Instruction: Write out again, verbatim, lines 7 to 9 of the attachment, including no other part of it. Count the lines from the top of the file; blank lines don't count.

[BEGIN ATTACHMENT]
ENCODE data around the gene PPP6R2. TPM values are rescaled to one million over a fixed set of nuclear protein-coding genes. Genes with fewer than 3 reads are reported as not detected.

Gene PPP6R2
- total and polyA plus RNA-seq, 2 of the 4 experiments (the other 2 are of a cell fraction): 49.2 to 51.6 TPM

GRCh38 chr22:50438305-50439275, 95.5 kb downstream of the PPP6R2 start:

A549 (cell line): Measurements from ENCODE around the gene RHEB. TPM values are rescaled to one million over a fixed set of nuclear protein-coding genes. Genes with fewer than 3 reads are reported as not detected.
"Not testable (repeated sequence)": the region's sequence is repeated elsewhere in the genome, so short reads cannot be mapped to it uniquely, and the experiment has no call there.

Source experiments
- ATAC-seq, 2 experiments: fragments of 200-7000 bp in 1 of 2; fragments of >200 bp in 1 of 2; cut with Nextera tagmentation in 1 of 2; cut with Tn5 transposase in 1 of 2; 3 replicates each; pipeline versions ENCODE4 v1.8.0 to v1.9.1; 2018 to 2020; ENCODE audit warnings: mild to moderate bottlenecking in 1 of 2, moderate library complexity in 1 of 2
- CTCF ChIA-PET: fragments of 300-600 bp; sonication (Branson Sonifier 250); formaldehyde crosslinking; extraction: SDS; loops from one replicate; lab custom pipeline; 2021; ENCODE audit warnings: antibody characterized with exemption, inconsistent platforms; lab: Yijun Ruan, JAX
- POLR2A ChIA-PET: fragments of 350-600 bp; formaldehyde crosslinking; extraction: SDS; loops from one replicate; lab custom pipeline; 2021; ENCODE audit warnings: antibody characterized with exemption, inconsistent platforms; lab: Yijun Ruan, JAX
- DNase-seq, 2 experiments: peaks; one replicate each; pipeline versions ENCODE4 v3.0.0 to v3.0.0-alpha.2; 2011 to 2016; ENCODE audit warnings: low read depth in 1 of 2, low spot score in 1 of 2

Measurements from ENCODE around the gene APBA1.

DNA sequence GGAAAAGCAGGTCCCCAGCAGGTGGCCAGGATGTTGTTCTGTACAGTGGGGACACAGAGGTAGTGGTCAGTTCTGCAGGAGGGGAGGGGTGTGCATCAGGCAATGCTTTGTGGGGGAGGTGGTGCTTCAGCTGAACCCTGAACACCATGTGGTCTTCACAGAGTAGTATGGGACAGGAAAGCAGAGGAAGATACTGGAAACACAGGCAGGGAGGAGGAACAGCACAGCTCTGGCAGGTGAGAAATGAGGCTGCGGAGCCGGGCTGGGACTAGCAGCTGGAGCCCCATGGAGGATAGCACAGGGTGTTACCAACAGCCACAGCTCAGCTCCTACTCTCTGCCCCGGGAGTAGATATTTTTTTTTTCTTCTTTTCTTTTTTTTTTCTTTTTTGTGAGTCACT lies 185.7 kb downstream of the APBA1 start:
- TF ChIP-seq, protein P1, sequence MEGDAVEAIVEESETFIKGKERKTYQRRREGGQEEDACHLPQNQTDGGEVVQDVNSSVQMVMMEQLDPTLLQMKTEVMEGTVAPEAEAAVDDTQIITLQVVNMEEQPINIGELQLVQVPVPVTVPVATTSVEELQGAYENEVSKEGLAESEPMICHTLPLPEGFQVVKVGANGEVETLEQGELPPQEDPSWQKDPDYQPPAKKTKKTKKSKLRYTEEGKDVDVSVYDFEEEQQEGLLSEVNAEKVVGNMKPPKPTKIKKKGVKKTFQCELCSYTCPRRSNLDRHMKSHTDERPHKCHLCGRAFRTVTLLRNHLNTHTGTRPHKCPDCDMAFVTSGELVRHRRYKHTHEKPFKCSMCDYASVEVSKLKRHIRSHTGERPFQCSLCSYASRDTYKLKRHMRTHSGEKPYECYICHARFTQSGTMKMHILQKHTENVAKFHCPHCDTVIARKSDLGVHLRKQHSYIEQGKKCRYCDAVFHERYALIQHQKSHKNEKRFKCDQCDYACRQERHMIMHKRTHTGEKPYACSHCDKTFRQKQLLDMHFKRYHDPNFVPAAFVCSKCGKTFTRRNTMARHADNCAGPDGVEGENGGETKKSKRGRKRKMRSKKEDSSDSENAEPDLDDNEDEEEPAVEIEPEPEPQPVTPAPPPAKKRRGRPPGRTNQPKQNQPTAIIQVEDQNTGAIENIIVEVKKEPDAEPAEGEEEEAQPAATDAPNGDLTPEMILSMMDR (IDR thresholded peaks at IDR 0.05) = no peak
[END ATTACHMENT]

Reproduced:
Source experiments
- ATAC-seq, 2 experiments: fragments of 200-7000 bp in 1 of 2; fragments of >200 bp in 1 of 2; cut with Nextera tagmentation in 1 of 2; cut with Tn5 transposase in 1 of 2; 3 replicates each; pipeline versions ENCODE4 v1.8.0 to v1.9.1; 2018 to 2020; ENCODE audit warnings: mild to moderate bottlenecking in 1 of 2, moderate library complexity in 1 of 2
- CTCF ChIA-PET: fragments of 300-600 bp; sonication (Branson Sonifier 250); formaldehyde crosslinking; extraction: SDS; loops from one replicate; lab custom pipeline; 2021; ENCODE audit warnings: antibody characterized with exemption, inconsistent platforms; lab: Yijun Ruan, JAX